Volume 53 | Number 6 | December 2018

Abstract List

Sara Jansen Perry Ph.D., Jason P. Richter Ph.D., Brad Beauvais Ph.D.


To explore antecedents and outcomes of nurse self‐reported job satisfaction and dissatisfaction‐based turnover cognitions, theorizing (using Self‐Determination Theory) that leaders can foster work conditions that help fulfill innate needs, thereby fostering satisfaction of nurses and patients, and reducing adverse events.

Data Sources/Study Setting

Primary and secondary data were collected within a 4‐month period in 2015, from 2,596 nurses in 110 Army treatment facilities (hospitals and clinics) across 35 health care systems.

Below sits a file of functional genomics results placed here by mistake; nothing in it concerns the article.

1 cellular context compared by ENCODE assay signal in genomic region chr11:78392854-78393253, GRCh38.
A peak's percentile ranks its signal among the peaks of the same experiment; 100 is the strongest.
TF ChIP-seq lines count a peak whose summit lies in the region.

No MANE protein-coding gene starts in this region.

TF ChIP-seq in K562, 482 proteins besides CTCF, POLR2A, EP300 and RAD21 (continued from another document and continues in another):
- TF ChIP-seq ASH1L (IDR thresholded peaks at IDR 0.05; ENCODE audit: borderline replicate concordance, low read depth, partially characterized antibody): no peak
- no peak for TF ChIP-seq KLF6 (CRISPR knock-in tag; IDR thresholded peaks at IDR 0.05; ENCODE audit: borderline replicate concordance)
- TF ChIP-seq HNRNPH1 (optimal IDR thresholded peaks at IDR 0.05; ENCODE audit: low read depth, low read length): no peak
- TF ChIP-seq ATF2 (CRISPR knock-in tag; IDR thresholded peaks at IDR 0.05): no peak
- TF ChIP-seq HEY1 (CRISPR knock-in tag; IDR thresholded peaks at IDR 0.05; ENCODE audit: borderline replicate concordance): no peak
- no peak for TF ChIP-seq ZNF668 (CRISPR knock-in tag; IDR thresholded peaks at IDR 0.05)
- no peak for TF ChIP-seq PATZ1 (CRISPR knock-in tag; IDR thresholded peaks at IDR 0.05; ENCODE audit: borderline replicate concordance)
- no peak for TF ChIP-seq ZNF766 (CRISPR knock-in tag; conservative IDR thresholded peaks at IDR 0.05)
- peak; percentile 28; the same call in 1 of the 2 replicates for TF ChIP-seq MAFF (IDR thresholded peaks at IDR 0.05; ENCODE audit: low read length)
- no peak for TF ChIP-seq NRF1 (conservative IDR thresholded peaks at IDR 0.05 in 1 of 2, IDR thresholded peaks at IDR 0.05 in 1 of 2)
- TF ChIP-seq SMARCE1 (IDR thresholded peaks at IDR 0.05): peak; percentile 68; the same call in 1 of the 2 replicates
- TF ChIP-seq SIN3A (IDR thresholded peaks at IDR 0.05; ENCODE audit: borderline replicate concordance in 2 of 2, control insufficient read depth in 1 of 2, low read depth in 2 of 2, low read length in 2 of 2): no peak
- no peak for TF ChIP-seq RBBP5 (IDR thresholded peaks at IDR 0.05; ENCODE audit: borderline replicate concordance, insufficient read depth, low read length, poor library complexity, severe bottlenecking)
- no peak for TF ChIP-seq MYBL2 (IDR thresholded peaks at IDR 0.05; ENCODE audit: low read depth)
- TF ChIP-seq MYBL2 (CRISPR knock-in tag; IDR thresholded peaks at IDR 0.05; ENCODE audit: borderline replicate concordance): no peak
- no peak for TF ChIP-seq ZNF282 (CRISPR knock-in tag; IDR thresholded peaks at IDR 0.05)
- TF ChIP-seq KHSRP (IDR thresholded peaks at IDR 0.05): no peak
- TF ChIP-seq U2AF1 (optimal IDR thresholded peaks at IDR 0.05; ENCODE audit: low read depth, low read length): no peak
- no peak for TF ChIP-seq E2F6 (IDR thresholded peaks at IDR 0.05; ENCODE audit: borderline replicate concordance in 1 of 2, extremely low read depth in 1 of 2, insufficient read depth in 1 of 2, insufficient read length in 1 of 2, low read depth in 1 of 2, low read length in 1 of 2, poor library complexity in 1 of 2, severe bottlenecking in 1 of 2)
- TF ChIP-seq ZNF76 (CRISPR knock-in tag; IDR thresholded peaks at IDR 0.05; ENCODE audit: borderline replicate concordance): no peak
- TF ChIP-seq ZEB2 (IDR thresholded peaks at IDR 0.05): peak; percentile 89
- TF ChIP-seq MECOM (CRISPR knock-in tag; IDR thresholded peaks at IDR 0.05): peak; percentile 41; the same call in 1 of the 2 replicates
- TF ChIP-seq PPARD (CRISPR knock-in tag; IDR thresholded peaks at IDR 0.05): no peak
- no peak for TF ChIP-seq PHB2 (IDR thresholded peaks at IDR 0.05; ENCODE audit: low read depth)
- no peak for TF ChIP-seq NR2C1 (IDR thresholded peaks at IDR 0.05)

Data Collection/Extraction

We collected individual nurse responses to the Practice Environment Scale‐Nursing Work Index, in addition to aggregated archival data from the same timeframe, including both facility‐level patient satisfaction records (the Army Provider Level Satisfaction Survey) and health care system‐level adverse events records (provided by the Army Programming, Analysis, and Evaluation office).

Principal Findings

Five predictors of nurse satisfaction and turnover cognitions emerged—supportive leadership, staffing levels, nurse–physician teamwork, adoption of nursing care practice, and advancement opportunities. Aggregated nurse satisfaction was the most consistent predictor of both patient satisfaction and adverse events.


These findings provide evidence of the importance of nurse attitudes in improving perceived and actual performance across facilities and health care systems; in addition to practical steps, managers can take to improve satisfaction and retention.